He uses Nietzsche to show how empty and meaningless a world with opposing politics might become. The end of the history is a very unsatisfying place. We are always looking for values and something that is worth fighting for. The question then becomes how to fight for the values we believe in. For the international community two key tests would show how they dealt with the new world that had suddenly appeared after the Cold War. One, Kosovo, would indicate someone like Fukuyama was right: a new world order committed to promoting certain key values had indeed taken center stage. The other, Chechnya, indicated nothing much had changed and that might makes right.
As Robert Kagan writes in his book Of Paradise and Power, the Balkan Wars were one of the first stumbling blocks to the concept of a peaceful new world order. It turned out that having the US as the lone power in the world was not a solution to problems around the world. There was simply too much to be responsible for. As was demonstrated in the Balkans in the 1990s, Europeans weren’t able to project a credible military force even within Europe. This was a painful time for Europe. Instead of solving global conflicts, they looked inward. The Europeans resorted to the only real talent they had at the time: endless diplomatic measure through international institutions such as the UN. The success of European integration and solving the "German problem" had led a lot of Europeans at the time, Kagan writes, to believe that they live in a Kantian paradise where international institutions could banish war forever. This illusion came crashing down with the Balkans, where the Europeans were powerless in the early 1990s, and Chechnya, where they chose to turn a blind eye, intimidated by an unstable and resurgent Russia, and unable to finding a compelling political reasons to engage.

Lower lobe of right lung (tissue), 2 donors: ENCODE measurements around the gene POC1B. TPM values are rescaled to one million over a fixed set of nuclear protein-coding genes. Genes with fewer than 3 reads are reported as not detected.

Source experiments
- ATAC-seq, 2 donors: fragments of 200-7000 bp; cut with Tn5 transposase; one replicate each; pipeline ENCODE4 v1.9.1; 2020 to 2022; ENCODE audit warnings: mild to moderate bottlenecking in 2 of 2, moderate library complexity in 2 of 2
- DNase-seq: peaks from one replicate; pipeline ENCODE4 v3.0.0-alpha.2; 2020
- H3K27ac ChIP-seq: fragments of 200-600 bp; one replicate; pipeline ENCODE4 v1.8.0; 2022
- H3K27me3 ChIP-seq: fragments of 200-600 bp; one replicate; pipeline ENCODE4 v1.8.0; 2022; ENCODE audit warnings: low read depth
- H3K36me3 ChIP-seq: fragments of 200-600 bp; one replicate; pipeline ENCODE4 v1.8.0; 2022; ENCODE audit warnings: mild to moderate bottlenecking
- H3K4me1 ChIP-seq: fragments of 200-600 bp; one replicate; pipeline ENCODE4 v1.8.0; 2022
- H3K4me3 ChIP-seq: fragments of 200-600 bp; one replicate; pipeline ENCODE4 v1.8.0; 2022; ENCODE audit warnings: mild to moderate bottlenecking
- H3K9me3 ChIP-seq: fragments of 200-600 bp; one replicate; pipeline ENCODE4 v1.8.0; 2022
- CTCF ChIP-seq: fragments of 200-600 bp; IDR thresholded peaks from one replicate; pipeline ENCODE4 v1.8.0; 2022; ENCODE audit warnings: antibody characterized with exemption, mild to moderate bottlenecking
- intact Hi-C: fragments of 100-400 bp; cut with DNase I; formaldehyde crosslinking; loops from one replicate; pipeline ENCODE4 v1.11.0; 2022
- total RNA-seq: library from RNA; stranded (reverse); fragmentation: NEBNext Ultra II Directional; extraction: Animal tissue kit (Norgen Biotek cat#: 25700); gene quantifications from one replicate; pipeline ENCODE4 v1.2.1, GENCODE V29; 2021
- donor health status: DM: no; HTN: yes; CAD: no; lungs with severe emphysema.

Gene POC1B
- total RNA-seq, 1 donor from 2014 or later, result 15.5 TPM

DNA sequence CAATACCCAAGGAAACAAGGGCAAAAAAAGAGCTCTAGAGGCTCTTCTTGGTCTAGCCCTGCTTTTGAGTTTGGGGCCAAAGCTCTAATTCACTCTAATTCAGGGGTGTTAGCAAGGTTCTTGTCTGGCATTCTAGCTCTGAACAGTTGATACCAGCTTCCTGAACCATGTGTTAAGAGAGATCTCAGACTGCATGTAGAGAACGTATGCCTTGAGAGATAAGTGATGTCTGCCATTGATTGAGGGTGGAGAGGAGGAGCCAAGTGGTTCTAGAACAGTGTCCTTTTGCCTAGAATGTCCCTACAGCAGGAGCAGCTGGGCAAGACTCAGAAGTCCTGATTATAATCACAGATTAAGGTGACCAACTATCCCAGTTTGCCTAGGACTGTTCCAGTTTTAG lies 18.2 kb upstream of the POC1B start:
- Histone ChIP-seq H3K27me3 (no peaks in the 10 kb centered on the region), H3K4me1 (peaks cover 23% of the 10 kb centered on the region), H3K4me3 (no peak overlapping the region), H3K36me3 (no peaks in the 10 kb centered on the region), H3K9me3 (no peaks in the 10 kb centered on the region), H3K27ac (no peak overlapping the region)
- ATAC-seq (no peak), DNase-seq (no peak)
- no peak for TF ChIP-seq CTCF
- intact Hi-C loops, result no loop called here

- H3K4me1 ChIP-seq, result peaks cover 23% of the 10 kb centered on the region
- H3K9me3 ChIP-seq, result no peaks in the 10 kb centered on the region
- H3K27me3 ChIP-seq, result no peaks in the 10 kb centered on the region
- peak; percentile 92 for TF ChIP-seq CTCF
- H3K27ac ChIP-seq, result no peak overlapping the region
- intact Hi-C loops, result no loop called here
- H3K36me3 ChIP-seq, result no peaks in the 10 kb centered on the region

There are obviously interests but, in comparison with